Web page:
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Friedrich Schiller, Excerpts from On the Aesthetic Education of Man (1795)

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When the mechanical artist sets his hand to the formless block, to give it the form that he intends for it, he does not hesitate to do it violence, for Nature, which he is fashioning, merits no consideration for herself, and his concern is not with the whole for the sake of the parts, but with the parts for the sake of the whole. When the fine artist sets his hand to this same block, as little does he hesitate to do it violence, only he forbears to shew it. He respects the material at which he works not in the slightest degree more than the mechanical artist does; but he will try to deceive the eye which takes the freedom of this material under its protection, by an apparent deference towards the material. The situation is quite different with the pedagogic and political artist, who has Man at the same time as his material and as his theme. Here his aim reverts to the material, and only because the whole subserves the parts may the parts submit to the whole. The statesman-artist must approach his material with a quite different respect from that which the fine artist feigns towards his; not merely subjectively, and for a delusive effect upon the senses, but objectively, for its inner being, he must pay careful heed to its idiosyncrasy and its personality.

But just for that very reason, because the State is to be an organization which is formed by itself and for itself, it can really become such only insofar as the parts have been severally attuned to the idea of the whole. Because the State serves as a representation of pure and objective humanity in the breast of its citizens, it will have to maintain towards those citizens the same relationship in which they stand to each other, and it can respect their subjective humanity only in such degree as this is exalted to objectivity. If the inner man is at one with himself, he will preserve his idiosyncrasy even in the widest universality of his conduct, and the State will be simply the interpreter of his fine instinct, the clearer expression of his inner legislation. On the other hand, if in the character of a people the subjective man is opposed to the objective in so contradictory a fashion that only the suppression of the former can secure the triumph of the latter, the State too will assume the full severity of the law against the citizen, and must ruthlessly trample underfoot any such hostile individuality in order not to be its victim.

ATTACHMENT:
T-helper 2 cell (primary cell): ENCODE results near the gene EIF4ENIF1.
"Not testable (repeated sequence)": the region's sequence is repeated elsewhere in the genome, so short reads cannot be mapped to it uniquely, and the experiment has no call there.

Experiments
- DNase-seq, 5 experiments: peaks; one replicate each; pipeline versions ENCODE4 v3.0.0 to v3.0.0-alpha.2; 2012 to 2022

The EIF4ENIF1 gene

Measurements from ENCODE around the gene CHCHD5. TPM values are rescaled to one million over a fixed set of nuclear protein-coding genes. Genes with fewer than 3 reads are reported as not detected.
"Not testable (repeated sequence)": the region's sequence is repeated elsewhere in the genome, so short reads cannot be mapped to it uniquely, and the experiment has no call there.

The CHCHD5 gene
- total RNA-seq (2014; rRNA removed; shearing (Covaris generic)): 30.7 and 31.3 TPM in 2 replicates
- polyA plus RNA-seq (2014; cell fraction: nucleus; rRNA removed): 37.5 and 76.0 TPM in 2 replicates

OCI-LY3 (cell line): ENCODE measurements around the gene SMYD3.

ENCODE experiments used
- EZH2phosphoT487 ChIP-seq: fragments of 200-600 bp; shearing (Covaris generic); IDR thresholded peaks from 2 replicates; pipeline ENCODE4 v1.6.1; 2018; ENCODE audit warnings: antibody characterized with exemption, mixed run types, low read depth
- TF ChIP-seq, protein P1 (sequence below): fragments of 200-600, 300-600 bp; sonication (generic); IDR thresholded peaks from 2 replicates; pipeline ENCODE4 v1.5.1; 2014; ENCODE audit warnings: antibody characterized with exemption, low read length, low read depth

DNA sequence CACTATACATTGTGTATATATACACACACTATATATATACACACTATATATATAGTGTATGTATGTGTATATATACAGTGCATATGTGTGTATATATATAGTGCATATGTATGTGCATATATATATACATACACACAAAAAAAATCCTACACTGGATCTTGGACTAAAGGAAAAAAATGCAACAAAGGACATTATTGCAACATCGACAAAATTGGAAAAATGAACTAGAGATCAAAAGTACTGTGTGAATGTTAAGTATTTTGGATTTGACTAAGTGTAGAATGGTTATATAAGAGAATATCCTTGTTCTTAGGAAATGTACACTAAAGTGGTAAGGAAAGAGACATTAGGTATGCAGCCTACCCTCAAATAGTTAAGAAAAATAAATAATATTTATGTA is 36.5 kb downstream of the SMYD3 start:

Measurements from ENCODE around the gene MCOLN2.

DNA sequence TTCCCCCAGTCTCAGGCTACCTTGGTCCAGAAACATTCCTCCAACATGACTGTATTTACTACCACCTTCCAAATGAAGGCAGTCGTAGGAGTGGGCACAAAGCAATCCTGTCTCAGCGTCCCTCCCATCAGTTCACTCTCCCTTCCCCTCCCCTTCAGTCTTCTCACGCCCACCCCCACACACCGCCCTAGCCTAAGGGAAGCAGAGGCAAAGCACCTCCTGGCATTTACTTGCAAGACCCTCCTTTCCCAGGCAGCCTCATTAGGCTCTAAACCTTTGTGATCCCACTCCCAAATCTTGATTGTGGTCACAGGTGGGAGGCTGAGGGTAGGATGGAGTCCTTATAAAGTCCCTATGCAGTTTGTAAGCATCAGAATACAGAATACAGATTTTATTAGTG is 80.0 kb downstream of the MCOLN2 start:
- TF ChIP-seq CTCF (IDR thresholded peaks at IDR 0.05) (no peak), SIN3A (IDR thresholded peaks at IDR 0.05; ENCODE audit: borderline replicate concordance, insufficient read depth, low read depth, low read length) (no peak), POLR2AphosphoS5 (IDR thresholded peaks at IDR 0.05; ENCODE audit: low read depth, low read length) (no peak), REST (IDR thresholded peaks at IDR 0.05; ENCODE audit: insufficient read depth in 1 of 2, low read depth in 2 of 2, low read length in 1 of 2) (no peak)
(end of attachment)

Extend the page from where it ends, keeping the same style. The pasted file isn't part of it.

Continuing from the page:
But Man can be at odds with himself in a double fashion: either as savage if his feelings rule his principles, or as barbarian if his principles destroy his feelings. The savage despises Art and recognizes Nature as his sovereign mistress; the barbarian derides and dishonours Nature, but—more contemptible than the savage—he continues frequently enough to become the slave of his slave. The cultured man makes a friend of Nature and respects her freedom while merely curbing her caprice.

When therefore Reason introduces her moral unity into physical society, she must not injure the multiplicity of Nature. When Nature strives to maintain her multiplicity in the moral structure of society, there must be no rupture in its moral unity; the triumphant form rests equidistant from uniformity and confusion. Totality of character must therefore be found in a people that is capable and worthy of exchanging the State of need for the State of freedom.

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